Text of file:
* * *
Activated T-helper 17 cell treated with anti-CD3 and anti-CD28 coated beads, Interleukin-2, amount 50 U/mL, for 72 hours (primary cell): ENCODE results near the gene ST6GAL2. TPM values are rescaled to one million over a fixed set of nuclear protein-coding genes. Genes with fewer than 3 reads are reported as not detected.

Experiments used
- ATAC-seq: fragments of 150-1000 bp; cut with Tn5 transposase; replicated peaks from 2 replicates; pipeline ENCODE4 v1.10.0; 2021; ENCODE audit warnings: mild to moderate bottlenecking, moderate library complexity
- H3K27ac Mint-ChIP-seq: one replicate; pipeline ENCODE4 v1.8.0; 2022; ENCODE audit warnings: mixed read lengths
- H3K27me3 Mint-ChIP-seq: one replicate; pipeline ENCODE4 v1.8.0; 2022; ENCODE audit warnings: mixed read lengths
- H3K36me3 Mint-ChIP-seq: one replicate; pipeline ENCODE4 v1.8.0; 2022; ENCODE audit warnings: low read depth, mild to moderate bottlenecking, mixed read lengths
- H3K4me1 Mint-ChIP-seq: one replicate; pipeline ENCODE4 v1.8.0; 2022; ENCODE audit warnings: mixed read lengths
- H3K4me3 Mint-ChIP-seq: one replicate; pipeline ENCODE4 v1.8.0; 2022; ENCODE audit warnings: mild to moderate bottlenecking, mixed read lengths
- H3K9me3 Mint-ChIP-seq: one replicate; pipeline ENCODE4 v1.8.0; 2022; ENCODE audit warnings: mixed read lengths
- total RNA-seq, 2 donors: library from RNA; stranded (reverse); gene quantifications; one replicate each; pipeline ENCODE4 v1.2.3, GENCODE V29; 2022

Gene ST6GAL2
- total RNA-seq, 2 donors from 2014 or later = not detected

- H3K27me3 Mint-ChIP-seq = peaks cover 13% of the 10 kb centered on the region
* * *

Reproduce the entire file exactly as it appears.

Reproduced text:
Activated T-helper 17 cell treated with anti-CD3 and anti-CD28 coated beads, Interleukin-2, amount 50 U/mL, for 72 hours (primary cell): ENCODE results near the gene ST6GAL2. TPM values are rescaled to one million over a fixed set of nuclear protein-coding genes. Genes with fewer than 3 reads are reported as not detected.

Experiments used
- ATAC-seq: fragments of 150-1000 bp; cut with Tn5 transposase; replicated peaks from 2 replicates; pipeline ENCODE4 v1.10.0; 2021; ENCODE audit warnings: mild to moderate bottlenecking, moderate library complexity
- H3K27ac Mint-ChIP-seq: one replicate; pipeline ENCODE4 v1.8.0; 2022; ENCODE audit warnings: mixed read lengths
- H3K27me3 Mint-ChIP-seq: one replicate; pipeline ENCODE4 v1.8.0; 2022; ENCODE audit warnings: mixed read lengths
- H3K36me3 Mint-ChIP-seq: one replicate; pipeline ENCODE4 v1.8.0; 2022; ENCODE audit warnings: low read depth, mild to moderate bottlenecking, mixed read lengths
- H3K4me1 Mint-ChIP-seq: one replicate; pipeline ENCODE4 v1.8.0; 2022; ENCODE audit warnings: mixed read lengths
- H3K4me3 Mint-ChIP-seq: one replicate; pipeline ENCODE4 v1.8.0; 2022; ENCODE audit warnings: mild to moderate bottlenecking, mixed read lengths
- H3K9me3 Mint-ChIP-seq: one replicate; pipeline ENCODE4 v1.8.0; 2022; ENCODE audit warnings: mixed read lengths
- total RNA-seq, 2 donors: library from RNA; stranded (reverse); gene quantifications; one replicate each; pipeline ENCODE4 v1.2.3, GENCODE V29; 2022

Gene ST6GAL2
- total RNA-seq, 2 donors from 2014 or later = not detected

- H3K27me3 Mint-ChIP-seq = peaks cover 13% of the 10 kb centered on the region